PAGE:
Category Archives: Front

Interview with Matt Brown

“Ultimately, there needs to be more of a sense that climate scientists are trustworthy to the values that the public holds,” Brown says. “I’m not sure that’s communicated very well when the climate science community heavily emphasizes the policy neutrality of climate science, and then in other forums comes out advocating immediate action. It’s not plausible, and it doesn’t engender a whole lot of trust.”

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Don Howard on Robot Ethics

By: Dave Saldana

Don Howard is not interested in setting out a parade of the horribles and scary what-ifs. We don’t have to ponder, as the classic sci-fi film “RoboCop” did in 1987, whether a fully automated law enforcement machine might fail and kill an innocent person. In a world where unmanned aircraft wage war and driverless cars roam the highways, what’s real now is already enough for the director of Notre Dame’s Reilly Center for Science, Technology, and Values.

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Science-Policy Interface: International Comparison Workshop

May 21st to May 23rd
Organized by Heather Douglas, University of Waterloo

Nicolae Morar (The Rock Ethics Institute, Penn State University) & Kevin Elliott (Michigan State University)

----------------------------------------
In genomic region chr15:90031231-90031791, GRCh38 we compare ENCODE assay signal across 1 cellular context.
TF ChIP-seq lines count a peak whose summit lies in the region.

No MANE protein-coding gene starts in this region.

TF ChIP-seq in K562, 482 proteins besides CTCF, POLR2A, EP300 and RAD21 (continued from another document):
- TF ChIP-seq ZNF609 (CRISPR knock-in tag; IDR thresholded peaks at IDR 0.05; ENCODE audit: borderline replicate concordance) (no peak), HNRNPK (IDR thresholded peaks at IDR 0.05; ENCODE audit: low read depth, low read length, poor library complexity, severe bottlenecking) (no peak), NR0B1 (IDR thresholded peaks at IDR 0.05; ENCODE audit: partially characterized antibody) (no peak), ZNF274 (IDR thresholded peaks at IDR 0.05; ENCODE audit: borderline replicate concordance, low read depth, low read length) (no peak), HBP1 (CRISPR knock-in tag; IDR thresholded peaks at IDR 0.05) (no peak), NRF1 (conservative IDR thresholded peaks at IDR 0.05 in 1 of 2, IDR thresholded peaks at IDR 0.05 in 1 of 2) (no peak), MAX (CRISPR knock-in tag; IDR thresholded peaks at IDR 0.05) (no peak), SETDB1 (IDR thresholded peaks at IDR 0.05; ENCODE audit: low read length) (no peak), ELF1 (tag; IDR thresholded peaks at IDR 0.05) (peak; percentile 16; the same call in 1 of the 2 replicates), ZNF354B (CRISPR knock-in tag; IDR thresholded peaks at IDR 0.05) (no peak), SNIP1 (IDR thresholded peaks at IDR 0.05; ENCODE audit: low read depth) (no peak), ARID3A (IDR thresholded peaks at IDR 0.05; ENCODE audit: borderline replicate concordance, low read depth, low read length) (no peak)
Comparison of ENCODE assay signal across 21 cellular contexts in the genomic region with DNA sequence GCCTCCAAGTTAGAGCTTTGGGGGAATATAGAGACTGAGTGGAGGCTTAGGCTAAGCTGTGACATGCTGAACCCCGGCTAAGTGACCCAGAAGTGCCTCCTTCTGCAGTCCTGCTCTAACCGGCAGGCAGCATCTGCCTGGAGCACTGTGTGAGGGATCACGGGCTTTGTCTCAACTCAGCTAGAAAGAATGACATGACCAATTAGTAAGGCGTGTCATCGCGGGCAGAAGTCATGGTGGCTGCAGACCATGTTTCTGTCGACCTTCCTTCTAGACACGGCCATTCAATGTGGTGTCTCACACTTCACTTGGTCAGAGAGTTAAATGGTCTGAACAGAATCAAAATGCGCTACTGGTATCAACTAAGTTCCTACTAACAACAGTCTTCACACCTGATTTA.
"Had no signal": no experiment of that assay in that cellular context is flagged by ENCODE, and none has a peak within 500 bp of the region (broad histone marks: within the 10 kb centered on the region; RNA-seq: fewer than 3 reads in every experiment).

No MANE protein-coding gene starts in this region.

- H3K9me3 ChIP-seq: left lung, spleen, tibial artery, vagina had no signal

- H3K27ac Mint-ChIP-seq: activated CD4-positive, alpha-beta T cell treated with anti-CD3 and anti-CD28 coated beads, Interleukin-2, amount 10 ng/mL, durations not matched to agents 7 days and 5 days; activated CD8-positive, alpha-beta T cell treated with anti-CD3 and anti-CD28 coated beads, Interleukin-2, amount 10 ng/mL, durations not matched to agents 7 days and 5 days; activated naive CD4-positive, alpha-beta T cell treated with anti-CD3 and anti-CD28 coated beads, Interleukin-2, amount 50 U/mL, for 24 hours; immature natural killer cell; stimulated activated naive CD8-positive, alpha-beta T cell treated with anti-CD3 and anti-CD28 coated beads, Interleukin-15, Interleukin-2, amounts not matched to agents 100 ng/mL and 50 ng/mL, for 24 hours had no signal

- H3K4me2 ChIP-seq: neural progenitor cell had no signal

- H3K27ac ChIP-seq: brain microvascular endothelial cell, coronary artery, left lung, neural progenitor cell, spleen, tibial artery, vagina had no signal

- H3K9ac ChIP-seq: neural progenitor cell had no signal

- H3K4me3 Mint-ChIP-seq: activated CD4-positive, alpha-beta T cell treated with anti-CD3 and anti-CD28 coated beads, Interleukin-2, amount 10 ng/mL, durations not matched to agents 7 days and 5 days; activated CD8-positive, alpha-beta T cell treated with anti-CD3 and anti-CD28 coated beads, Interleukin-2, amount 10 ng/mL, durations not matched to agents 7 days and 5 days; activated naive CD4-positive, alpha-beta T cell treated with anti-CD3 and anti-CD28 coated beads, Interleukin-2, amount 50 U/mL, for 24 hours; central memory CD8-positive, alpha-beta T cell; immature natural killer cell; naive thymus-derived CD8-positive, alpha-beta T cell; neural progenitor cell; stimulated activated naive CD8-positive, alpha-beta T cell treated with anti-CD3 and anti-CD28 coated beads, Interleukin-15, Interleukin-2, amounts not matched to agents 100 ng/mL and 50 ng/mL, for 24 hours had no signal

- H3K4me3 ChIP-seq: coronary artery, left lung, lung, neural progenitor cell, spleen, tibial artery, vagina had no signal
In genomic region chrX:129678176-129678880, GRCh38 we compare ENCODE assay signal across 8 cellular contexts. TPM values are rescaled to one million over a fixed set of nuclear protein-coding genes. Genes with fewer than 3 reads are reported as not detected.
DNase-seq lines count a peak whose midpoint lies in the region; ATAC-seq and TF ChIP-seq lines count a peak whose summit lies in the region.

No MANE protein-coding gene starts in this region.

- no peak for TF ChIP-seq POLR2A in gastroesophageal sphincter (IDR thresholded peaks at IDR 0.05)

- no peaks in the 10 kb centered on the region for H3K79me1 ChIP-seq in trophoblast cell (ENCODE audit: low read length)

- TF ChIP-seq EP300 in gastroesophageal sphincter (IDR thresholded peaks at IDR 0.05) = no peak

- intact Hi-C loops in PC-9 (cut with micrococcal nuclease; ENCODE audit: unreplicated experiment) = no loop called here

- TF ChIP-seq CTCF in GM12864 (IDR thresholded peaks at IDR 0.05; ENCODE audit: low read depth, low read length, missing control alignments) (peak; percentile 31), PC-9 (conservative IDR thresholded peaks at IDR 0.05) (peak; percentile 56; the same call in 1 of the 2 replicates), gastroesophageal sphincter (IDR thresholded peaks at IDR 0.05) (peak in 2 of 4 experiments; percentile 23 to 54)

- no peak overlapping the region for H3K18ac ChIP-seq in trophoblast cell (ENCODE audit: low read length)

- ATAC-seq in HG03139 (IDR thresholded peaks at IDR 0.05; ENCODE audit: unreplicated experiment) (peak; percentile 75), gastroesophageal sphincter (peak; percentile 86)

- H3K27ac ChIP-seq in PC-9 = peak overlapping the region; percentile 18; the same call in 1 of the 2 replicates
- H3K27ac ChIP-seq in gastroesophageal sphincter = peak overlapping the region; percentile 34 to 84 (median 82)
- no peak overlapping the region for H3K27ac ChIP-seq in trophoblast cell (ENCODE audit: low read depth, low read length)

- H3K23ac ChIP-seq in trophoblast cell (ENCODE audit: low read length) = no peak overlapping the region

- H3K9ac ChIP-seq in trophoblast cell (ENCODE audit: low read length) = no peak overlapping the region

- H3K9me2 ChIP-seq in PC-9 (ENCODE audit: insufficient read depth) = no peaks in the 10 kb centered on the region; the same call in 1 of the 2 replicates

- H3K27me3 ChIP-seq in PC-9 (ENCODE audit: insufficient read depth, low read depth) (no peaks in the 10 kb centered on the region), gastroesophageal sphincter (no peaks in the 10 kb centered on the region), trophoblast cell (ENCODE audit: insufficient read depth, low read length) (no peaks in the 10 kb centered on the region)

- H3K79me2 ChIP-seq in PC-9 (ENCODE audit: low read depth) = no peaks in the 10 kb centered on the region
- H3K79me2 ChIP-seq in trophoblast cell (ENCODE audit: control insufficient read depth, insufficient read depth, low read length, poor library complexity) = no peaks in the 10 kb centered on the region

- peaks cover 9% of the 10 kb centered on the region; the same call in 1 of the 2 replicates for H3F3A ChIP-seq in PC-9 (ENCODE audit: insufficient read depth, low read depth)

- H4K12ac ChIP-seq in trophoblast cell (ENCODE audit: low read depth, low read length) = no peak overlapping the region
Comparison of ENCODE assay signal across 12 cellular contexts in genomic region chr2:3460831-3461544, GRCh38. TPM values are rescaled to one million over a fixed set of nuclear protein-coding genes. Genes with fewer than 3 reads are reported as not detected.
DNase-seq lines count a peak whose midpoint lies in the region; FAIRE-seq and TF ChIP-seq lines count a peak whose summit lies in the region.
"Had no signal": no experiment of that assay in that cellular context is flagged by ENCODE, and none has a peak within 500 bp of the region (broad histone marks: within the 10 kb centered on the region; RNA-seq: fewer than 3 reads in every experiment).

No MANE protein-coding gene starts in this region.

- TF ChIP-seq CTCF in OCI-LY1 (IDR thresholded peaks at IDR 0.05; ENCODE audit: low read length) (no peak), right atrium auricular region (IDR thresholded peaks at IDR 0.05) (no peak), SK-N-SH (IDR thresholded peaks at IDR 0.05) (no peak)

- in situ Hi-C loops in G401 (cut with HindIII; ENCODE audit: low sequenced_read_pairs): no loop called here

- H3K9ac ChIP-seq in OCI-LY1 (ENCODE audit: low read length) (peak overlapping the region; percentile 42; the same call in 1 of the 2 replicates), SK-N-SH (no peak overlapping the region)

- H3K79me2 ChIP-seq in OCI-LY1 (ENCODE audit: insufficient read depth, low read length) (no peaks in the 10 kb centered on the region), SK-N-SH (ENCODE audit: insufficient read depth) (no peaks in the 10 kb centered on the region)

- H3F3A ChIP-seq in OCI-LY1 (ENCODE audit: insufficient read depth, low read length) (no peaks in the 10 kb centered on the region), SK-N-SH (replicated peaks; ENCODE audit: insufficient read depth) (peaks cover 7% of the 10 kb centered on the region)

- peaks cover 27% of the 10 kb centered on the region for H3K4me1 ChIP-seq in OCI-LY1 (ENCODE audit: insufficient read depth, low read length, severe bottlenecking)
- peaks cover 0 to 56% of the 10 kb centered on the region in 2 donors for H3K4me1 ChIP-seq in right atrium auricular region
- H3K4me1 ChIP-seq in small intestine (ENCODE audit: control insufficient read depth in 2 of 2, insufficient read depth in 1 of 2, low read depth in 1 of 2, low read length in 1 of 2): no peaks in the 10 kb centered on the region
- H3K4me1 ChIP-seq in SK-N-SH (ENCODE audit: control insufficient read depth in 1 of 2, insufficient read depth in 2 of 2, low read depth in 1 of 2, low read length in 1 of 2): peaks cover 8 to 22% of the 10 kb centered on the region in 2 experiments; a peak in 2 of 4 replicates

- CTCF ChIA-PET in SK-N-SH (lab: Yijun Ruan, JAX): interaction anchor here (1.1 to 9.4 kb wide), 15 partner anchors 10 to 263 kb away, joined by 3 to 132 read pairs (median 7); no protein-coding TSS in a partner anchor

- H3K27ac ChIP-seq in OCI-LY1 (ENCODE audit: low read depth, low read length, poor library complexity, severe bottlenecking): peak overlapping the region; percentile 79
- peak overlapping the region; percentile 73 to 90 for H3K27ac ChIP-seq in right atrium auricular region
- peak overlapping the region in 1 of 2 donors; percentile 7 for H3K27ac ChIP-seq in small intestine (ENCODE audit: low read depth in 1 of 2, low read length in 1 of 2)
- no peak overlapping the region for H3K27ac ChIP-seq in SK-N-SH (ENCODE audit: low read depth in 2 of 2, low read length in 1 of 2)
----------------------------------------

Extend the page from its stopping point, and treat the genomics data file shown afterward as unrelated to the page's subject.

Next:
From May 21st to May 23rd, the University of Waterloo’s Heather Douglas organized an impressive international workshop concerning the relationship between science and policy. Both of us, Nicolae and Kevin, had the privilege to attend these three intellectually intense days of talks, all casting light on various aspects of the complex interaction between science and governance. A number of scholars form Canada, the US, and the UK tackled questions regarding the nature of science advising in those countries, the role of patents in regulating inventions, the input of think tanks in generating or promoting specific science agendas, the regulation of emerging technologies, the importance of public participation in the scientific enterprise, and the strategies of past and current science advisors in promoting science for education and democracy. The quality of the invited speakers  was outstanding, and the comparisons between science policy in the US, UK, and Canada was instructive.

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